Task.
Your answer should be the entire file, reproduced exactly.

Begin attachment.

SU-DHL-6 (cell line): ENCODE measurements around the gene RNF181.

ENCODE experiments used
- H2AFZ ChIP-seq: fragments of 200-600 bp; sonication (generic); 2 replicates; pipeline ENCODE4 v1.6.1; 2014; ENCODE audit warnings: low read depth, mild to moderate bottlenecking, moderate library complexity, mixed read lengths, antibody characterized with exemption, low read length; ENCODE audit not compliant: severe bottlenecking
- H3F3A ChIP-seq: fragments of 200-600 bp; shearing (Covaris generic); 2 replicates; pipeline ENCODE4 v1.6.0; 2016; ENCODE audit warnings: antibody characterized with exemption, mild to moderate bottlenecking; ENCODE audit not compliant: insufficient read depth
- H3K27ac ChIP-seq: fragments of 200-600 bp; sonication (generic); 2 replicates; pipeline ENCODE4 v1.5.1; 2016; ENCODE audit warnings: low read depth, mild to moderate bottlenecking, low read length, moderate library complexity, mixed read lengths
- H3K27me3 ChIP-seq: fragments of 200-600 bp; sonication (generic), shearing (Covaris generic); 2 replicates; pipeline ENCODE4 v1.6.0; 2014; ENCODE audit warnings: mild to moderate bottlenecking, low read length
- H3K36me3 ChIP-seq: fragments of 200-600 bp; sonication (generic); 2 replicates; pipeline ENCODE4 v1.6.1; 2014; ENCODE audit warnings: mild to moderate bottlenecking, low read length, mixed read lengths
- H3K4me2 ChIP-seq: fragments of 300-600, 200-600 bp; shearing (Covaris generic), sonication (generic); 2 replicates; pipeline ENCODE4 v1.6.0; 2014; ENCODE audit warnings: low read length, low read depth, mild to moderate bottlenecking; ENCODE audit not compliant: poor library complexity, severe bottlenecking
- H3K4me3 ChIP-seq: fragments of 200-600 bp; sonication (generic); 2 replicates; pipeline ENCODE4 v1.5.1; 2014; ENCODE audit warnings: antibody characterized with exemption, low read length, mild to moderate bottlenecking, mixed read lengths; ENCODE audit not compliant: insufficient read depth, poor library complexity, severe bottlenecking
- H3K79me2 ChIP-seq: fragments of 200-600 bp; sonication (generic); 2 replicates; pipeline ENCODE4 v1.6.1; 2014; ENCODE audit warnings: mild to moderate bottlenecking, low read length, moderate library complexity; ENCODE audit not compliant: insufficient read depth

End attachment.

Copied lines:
SU-DHL-6 (cell line): ENCODE measurements around the gene RNF181.

ENCODE experiments used
- H2AFZ ChIP-seq: fragments of 200-600 bp; sonication (generic); 2 replicates; pipeline ENCODE4 v1.6.1; 2014; ENCODE audit warnings: low read depth, mild to moderate bottlenecking, moderate library complexity, mixed read lengths, antibody characterized with exemption, low read length; ENCODE audit not compliant: severe bottlenecking
- H3F3A ChIP-seq: fragments of 200-600 bp; shearing (Covaris generic); 2 replicates; pipeline ENCODE4 v1.6.0; 2016; ENCODE audit warnings: antibody characterized with exemption, mild to moderate bottlenecking; ENCODE audit not compliant: insufficient read depth
- H3K27ac ChIP-seq: fragments of 200-600 bp; sonication (generic); 2 replicates; pipeline ENCODE4 v1.5.1; 2016; ENCODE audit warnings: low read depth, mild to moderate bottlenecking, low read length, moderate library complexity, mixed read lengths
- H3K27me3 ChIP-seq: fragments of 200-600 bp; sonication (generic), shearing (Covaris generic); 2 replicates; pipeline ENCODE4 v1.6.0; 2014; ENCODE audit warnings: mild to moderate bottlenecking, low read length
- H3K36me3 ChIP-seq: fragments of 200-600 bp; sonication (generic); 2 replicates; pipeline ENCODE4 v1.6.1; 2014; ENCODE audit warnings: mild to moderate bottlenecking, low read length, mixed read lengths
- H3K4me2 ChIP-seq: fragments of 300-600, 200-600 bp; shearing (Covaris generic), sonication (generic); 2 replicates; pipeline ENCODE4 v1.6.0; 2014; ENCODE audit warnings: low read length, low read depth, mild to moderate bottlenecking; ENCODE audit not compliant: poor library complexity, severe bottlenecking
- H3K4me3 ChIP-seq: fragments of 200-600 bp; sonication (generic); 2 replicates; pipeline ENCODE4 v1.5.1; 2014; ENCODE audit warnings: antibody characterized with exemption, low read length, mild to moderate bottlenecking, mixed read lengths; ENCODE audit not compliant: insufficient read depth, poor library complexity, severe bottlenecking
- H3K79me2 ChIP-seq: fragments of 200-600 bp; sonication (generic); 2 replicates; pipeline ENCODE4 v1.6.1; 2014; ENCODE audit warnings: mild to moderate bottlenecking, low read length, moderate library complexity; ENCODE audit not compliant: insufficient read depth